Russia conscripts anti-war protesters in nationwide demonstrations: monitoring group

Pictures and videos show police cracking down on demonstrators in multiple cities, with lens During a demonstration in central Moscow, several protesters were carried away by police and authorities in St. Petersburg. St. Petersburg tried to control a crowd chanting “No mobilization” outside Isakiivskiy Cathedral.

Police detained protesters in 38 Russian cities on Wednesday, according to data released shortly after midnight by the independent monitoring group OVD-Info. The group’s spokeswoman, Maria Kuznetsova, told CNN by phone that there are at least four police stations in Moscow, where some protesters arrested by riot police were directly drafted into the army.

One of the detainees was charged for refusing to be called up, she said. The government says the penalty for refusing to recruit is now 15 years in prison. Of the more than 1,300 people detained across the country, more than 500 were in Moscow and more than 520 in St. Petersburg. According to OVD-Info, St. Petersburg.

OVD-Info also said that more than half of the publicly named detained protesters were women, making it the largest anti-government protest in recent history. However, the regulator specified that the full scale of the arrests remains unknown.

Nine journalists and 33 minors were also detained, it said, adding that one of the minors was “savagely beaten” by law enforcement.

Broader mobilization?

The demonstrations followed Putin’s speech Wednesday morning in which he laid out a plan to raise the stakes of his war in Ukraine, including for the Russian people, at a time when a sudden counteroffensive in Kyiv has recaptured thousands. square mile of territory and put Moscow on the back burner. Experts say Russia’s military is severely depleted.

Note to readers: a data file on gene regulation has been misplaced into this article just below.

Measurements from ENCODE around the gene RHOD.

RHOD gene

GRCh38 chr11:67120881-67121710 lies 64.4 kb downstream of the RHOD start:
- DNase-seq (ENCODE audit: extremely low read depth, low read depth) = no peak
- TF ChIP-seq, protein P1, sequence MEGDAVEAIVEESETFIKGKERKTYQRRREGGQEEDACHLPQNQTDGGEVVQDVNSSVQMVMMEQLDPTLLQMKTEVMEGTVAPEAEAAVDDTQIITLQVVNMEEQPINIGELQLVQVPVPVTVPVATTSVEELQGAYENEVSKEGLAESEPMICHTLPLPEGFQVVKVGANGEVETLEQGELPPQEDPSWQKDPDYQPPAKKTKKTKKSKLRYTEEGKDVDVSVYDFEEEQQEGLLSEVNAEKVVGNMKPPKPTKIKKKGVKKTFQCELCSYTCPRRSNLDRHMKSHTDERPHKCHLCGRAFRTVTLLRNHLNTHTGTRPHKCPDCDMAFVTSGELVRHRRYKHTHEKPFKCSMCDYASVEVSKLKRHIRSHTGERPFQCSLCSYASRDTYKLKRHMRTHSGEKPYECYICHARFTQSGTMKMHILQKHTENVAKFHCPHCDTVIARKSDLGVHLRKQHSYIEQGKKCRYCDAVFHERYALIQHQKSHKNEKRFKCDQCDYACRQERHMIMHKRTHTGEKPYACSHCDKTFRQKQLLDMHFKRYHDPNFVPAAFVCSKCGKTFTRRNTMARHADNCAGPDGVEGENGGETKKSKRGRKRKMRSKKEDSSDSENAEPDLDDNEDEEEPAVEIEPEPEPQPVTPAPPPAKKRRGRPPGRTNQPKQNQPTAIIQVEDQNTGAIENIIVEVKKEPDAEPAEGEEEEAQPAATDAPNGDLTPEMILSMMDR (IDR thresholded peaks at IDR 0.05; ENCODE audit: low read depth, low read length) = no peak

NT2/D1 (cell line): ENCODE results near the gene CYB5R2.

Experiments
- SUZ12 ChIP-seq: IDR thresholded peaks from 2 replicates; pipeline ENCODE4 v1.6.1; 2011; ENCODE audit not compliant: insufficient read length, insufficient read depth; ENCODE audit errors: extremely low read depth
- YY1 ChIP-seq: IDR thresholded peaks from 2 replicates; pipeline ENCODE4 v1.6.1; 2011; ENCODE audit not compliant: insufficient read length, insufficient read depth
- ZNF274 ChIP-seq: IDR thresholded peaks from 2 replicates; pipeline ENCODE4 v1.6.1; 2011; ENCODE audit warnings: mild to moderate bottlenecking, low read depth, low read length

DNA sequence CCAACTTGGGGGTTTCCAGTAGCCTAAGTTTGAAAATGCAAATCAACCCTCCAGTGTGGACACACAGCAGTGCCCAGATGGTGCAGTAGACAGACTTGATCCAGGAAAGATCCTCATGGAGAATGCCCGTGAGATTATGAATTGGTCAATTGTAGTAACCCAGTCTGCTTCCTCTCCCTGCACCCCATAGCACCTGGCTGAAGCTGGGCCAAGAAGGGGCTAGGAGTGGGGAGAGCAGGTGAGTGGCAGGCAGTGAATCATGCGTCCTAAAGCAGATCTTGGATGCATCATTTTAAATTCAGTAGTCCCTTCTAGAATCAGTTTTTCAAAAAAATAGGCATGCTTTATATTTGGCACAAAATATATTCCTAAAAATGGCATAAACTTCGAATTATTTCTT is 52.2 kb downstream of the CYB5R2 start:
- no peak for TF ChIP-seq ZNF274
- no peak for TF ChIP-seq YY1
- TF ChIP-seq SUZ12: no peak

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According to Defense Minister Sergei Shoigu, the announced “partial mobilization” will call in 300,000 reservists. Putin said those with military experience would be drafted, stressing that the decree that had been signed was necessary “to protect our homeland, sovereignty and territorial integrity.”

Putin’s decree appears to allow for a wider mobilization than he suggested in his speech.

The first paragraph talks about “partial mobilization,” but doesn’t define those who qualify as narrowly as the Russian leader did in his speech. Instead, it says the only people who don’t apply are those who are ineligible because of age, illness or incarceration.

Catherine Schulman, a Russian political scientist and associate researcher at the Chatham House think tank, said on Telegram that while the decree “describes the mobilization as partial,” it “sets no parameters for such partial or categorization.” “.

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“According to the text, anyone can be called up except for those working in the military-industrial complex, who are exempt during their employment. Mobilization is only for reservists or those with certain particularly necessary skills, which is in the address, but Not in the statute.”

Russian human rights lawyer Pavel Chikov said the decree regulates mobilization “from the broadest possible perspective”.

“The president will be at the discretion of the defense minister. So it will actually be up to the Russian Ministry of Defense to decide who will be sent to the war, from where and in how many people,” Chikov said on Telegram.

The ultimate significance of this apparent difference is unclear. It remains to be seen whether the Kremlin is interested in a broader mobilization among ordinary civilians.

Protesters urge end to war

In his speech on Wednesday, Putin also raised the specter of nuclear weapons, saying he would use “all means at our disposal” if he believed Russia’s “territorial integrity” was threatened. He also backed a referendum on joining Russia announced this week by the Russian-appointed leaders of the four occupied territories of Ukraine.